Almost a year after its $119 billion offer for AstraZeneca PLC (AZN) fell apart in the face of massive opposition from regulators and internal dissent, global drugmaker Pfizer Inc. (PFE) is once again being floated as a potential buyer of another marquee-name British pharmaceutical company: GlaxoSmithKline (GSK).
A column in The Telegraph today said that while some market watchers might consider such an audacious bid “bonkers,” there are plenty of reasons deal-hungry Pfizer might want to merge with Glaxo.
First, Pfizer is still desperate to do a big deal. The company has tens of billions of pounds sitting dormant in overseas subsidiaries, cash that it cannot repatriate to America without being hit by a colossal tax bill,” wrote columnist Ben Markow. “In addition, it needs access to a bigger pipeline of new medicines. Patents on many of its top-selling drugs are expiring, including Viagra — leaving the products open to competition from generic rivals.”
Markow said that secondly, that Glaxo, despite its market cap, “looks vulnerable to a bid.”
“Although, at £75 billion, it is safely out of the reach of most in the pharma industry, it is less than half the size of Pfizer, Roche (RHHBY) and Novartis AG (NVS). Although a stretch, such beasts could still conceivably swallow Glaxo,” he wrote.
“One consequence of Pfizer’s bid for Astra, and a string of other bumper takeovers both before and since, is that suddenly almost any deal looks plausible.”
Recent history bolsters Markow’s theory. Pressure from internal decision makers at Pfizer Inc. (PFE) pushed Chief Executive Officer Ian Read to approach Israeli drug company Teva Pharmaceutical Industries Ltd. (TEVA) at the end of 2014 about a possible merger, people familiar with the matter told Bloomberg News at the end of January, but that bid was immediately rejected.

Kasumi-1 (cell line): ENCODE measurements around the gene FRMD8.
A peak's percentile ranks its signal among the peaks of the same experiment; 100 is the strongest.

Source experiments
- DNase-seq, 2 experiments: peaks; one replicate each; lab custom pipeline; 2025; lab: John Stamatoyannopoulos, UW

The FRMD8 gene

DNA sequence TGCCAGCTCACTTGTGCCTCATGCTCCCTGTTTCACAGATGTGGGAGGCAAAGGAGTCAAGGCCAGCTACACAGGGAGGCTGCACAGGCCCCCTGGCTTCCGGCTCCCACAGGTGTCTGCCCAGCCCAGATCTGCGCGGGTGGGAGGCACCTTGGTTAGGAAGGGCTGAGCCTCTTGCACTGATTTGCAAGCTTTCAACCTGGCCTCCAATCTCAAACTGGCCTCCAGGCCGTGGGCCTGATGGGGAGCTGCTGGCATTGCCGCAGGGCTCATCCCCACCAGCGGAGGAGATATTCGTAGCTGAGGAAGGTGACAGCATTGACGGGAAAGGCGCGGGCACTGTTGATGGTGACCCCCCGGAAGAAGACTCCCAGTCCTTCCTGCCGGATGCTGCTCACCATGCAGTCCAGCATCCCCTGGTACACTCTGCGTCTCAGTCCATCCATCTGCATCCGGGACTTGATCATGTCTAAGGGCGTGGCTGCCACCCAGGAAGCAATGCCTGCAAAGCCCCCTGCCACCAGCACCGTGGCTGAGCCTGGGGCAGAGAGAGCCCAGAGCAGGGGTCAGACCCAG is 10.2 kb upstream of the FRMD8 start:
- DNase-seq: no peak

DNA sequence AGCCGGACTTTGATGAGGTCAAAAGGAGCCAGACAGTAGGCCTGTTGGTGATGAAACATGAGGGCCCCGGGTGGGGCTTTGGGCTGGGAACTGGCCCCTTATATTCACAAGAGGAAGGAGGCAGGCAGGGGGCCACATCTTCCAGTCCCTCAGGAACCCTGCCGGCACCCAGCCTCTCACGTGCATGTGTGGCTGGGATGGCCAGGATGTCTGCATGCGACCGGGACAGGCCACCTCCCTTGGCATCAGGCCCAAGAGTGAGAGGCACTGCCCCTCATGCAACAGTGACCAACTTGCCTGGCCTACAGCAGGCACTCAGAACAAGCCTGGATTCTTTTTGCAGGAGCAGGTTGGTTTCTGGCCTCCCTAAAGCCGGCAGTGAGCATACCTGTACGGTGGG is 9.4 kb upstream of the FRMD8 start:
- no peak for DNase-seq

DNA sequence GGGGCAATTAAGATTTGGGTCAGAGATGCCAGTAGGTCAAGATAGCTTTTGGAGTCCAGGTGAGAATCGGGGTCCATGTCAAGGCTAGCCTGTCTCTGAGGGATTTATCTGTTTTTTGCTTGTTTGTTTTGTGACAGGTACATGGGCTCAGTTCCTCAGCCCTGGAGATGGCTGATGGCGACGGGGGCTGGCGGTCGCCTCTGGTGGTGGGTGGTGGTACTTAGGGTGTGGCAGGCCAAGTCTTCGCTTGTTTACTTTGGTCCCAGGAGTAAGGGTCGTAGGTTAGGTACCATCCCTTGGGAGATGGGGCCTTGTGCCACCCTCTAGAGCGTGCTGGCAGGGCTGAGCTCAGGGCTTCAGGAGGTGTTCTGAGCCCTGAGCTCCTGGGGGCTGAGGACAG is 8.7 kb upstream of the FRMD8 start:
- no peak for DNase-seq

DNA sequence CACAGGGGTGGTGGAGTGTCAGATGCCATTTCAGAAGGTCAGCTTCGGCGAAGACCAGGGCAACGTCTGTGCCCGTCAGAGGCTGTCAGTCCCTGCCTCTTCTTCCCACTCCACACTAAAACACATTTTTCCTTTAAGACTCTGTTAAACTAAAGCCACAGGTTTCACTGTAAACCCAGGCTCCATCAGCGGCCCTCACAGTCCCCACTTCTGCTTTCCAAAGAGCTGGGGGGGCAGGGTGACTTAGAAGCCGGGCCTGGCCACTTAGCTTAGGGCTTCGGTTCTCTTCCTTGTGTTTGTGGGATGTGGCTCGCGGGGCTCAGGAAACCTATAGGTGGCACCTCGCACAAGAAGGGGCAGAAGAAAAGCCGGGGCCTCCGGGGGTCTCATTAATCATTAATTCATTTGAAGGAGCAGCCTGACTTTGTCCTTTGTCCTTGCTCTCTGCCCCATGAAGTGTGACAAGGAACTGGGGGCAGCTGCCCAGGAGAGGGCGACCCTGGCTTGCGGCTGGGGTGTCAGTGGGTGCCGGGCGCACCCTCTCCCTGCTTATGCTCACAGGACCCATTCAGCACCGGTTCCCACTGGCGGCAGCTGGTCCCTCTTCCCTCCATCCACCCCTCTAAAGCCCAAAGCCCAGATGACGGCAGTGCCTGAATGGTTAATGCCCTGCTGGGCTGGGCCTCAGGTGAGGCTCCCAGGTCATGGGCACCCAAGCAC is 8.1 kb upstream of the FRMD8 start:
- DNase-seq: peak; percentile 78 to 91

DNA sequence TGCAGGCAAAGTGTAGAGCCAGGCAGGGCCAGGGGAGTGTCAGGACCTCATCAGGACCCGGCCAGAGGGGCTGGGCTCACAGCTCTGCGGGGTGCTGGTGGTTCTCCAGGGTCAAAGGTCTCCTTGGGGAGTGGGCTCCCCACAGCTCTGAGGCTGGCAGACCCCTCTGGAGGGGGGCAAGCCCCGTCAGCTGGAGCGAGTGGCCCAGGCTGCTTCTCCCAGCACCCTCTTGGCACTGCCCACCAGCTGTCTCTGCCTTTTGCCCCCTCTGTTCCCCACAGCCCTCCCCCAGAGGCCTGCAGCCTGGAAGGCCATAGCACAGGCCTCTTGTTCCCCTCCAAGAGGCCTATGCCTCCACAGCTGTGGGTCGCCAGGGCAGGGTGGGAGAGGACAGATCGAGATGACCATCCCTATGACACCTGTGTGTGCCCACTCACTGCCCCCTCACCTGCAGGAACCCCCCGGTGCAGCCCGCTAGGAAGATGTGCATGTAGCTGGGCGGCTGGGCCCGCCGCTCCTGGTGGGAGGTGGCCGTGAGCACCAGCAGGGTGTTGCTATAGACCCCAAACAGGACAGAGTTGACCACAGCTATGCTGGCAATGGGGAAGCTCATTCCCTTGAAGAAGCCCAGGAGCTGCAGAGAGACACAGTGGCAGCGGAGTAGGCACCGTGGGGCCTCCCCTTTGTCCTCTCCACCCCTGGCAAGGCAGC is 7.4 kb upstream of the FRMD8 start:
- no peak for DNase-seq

Neither Teva or Pfizer would comment on the story Monday, but Read has said in the past that he is dedicated to building out the company’s businesses via “bolt-on” acquisitions or even wholesale takeovers.
“Certainly I feel a sense of urgency on utilizing our balance sheet and our capital to do deals that are incremental, add incremental value and certainly add revenue growth in the innovative space,” said Read on a conference call with analysts in October. “We are aggressively looking at all alternatives.”
That aggressive pursuit led Pfizer to take an unsuccessful run at acquiring British drugmaker AstraZeneca PLC (AZN) for $119 billion—but that bid, too, fell apart, leaving Pfizer with a stack of cash and frustrated aspirations.
With a current market cap of $50 billion, Teva’s heavy generic drugs pipeline could have been a significant boom to Pfizer, which has a stable of legacy drugs but is likely to be pressured soon by a competitive market for biosimilars. Teva’s portfolio includes a generic drug line estimated to be worth more than $9 billion, including a knock-off of Pfizer’s own blockbuster Lipitor.
Teva also makes generics for perennial antibiotic favorite amoxicillin and well-known blood pressure drug Diovan. Its generics business is so strong that analysts have speculated Pfizer could be looking to spin out its own off-patent medicine company, a consideration it will keep at the forefront while shopping for new deals.
“While they do a lot of share repurchases, there’s still a lot left for them to make acquisitions,” Damien Conover, an analyst from Morningstar Inc, told Bloomberg. “They’re really motivated to get some growth through some external collaborations.”
But Pfizer needs to be careful not to go overboard with the acquisitions, said some analysts, because its internal strengths are still significant and it still has a long list of strategic goals to meet.
“I think operationally there are a lot of positives that are overlooked,” David Heupel, senior health-care analyst at Thrivent Financial, told Bloomberg. “I’d rather them execute on that kind of strategy than go out and really stretch to do a big deal.”
In addition, the rumors are continuing to rumble that British drug giant AstraZeneca Plc (AZN) is likely to receive a second, higher bid for the company from its erstwhile suitor Pfizer (PFE), almost a year after its first $119 billion offer fell flat on its face last May.